By: Garden Gate staff
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Know the enemy
There’s nothing more frustrating than having the hard work and expense you put into your garden nibbled to the ground by deer. Since deer don’t have upper incisors, they tear instead of bite, causing the ragged edges you see on this hosta (Hosta hybrid).
While no repellent is 100-percent effective, using one helps. The keys are to start using the repellent early — before damage actually shows up — and to rotate products so deer don’t get used to the smell or taste. Here are a couple of repellents that research and our experience have proven successful in the fight against deer.
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Here’s a home remedy that doesn’t require any mixing and smells pretty good, too. Get a bar of soap that contains tallow, which is an animal-based fat. Irish Spring® is one that’s often suggested, but the brand doesn’t matter. (Avoid soap with coconut oil, though, as that seems to attract deer.) Place the soap in a cheese cloth or plastic mesh bag then hang it from a stake within 3 ft. of the plant you want to protect. Keep the soap out of the tree to prevent rodents that may be attracted to the tallow from nibbling your plants.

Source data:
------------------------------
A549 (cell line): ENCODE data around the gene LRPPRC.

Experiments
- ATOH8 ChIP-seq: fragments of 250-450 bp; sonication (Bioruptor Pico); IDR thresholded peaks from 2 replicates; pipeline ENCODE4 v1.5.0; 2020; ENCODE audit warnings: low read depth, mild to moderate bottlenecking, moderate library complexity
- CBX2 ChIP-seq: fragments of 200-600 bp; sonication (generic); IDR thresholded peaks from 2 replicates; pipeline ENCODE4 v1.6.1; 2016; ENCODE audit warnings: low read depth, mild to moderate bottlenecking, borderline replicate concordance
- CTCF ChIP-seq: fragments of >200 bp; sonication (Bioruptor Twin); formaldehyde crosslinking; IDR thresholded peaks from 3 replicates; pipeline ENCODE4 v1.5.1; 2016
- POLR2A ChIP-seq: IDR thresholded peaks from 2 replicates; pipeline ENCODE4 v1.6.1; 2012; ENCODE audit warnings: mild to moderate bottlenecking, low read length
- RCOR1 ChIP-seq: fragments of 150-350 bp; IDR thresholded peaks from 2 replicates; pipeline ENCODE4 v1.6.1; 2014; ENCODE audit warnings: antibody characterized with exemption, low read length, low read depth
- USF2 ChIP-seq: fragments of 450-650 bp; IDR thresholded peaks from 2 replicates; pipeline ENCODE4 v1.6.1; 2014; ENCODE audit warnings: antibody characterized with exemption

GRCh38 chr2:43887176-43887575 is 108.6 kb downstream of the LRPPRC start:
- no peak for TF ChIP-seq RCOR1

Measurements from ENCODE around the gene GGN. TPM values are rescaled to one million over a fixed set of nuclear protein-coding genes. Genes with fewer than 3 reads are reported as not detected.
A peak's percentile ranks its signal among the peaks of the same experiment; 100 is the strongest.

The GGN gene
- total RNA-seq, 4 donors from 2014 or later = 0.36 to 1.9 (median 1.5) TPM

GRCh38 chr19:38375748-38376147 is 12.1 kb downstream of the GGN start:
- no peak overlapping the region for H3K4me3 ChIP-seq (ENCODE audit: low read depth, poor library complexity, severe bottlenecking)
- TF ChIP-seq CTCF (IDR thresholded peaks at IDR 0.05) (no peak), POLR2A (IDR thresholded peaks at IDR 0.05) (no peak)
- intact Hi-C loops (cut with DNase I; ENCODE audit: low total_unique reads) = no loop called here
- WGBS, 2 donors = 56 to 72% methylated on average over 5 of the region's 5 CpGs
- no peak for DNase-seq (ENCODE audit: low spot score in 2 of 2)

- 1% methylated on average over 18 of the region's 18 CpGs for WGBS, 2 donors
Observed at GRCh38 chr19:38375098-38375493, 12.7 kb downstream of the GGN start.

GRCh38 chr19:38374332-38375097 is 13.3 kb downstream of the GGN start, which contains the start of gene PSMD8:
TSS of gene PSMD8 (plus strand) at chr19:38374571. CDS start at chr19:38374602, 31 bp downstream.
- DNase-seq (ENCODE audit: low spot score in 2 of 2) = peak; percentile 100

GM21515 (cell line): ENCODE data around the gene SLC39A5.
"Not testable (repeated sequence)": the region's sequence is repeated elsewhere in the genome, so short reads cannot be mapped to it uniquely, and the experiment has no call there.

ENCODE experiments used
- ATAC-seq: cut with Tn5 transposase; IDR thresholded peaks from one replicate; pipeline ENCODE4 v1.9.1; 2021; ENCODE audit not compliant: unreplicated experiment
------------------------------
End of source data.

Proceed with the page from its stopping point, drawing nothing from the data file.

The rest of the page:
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Commercial repellents are more costly but have the advantages of a consistent formula with a long shelf life, additives that help them stay on the foliage longer and a mix that works well in a sprayer without clogging. Trials of deer repellents by the USDA National Wildlife Research Center found that those with the sulfurous odor of rotten eggs are most effective. Bobbex™, Liquid Fence® and Deer Away® have all done well in various trials and contain rotten eggs. We’ve had good results with all three in the parts of our test garden that aren’t fenced. Apply repellent liberally even if there’s been damage, then again after new growth emerges. Also, make sure to reapply whenever plants are producing new leaves that will grow past the well-coated mature foliage. For a repellent that smells nice to people but not to deer, try Deer Out® or Deer Stopper®, which use mint. You’ll find products with predator urine, too, but it’s been inconsistent in trials, and many people find the collection process from animals on fur farms to be objectionable.
Whichever product you use, follow label directions carefully — not all of them can be used on edibles. While it’s a good idea to spray year round, repellents aren’t as effective when temperatures are above 85 and below 32 degrees F. In summer, spray early in the morning, and in winter switch to a granular form of repellent.